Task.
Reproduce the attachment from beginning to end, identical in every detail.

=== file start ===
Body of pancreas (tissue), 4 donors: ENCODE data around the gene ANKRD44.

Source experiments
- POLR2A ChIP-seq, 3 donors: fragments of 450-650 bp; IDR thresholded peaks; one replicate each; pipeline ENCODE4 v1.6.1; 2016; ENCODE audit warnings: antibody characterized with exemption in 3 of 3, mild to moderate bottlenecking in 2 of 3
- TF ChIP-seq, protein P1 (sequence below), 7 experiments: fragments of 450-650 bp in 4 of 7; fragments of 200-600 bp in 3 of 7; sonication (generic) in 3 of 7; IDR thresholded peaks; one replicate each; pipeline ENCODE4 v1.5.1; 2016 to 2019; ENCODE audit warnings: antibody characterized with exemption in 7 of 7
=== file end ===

Body of pancreas (tissue), 4 donors: ENCODE data around the gene ANKRD44.

Source experiments
- POLR2A ChIP-seq, 3 donors: fragments of 450-650 bp; IDR thresholded peaks; one replicate each; pipeline ENCODE4 v1.6.1; 2016; ENCODE audit warnings: antibody characterized with exemption in 3 of 3, mild to moderate bottlenecking in 2 of 3
- TF ChIP-seq, protein P1 (sequence below), 7 experiments: fragments of 450-650 bp in 4 of 7; fragments of 200-600 bp in 3 of 7; sonication (generic) in 3 of 7; IDR thresholded peaks; one replicate each; pipeline ENCODE4 v1.5.1; 2016 to 2019; ENCODE audit warnings: antibody characterized with exemption in 7 of 7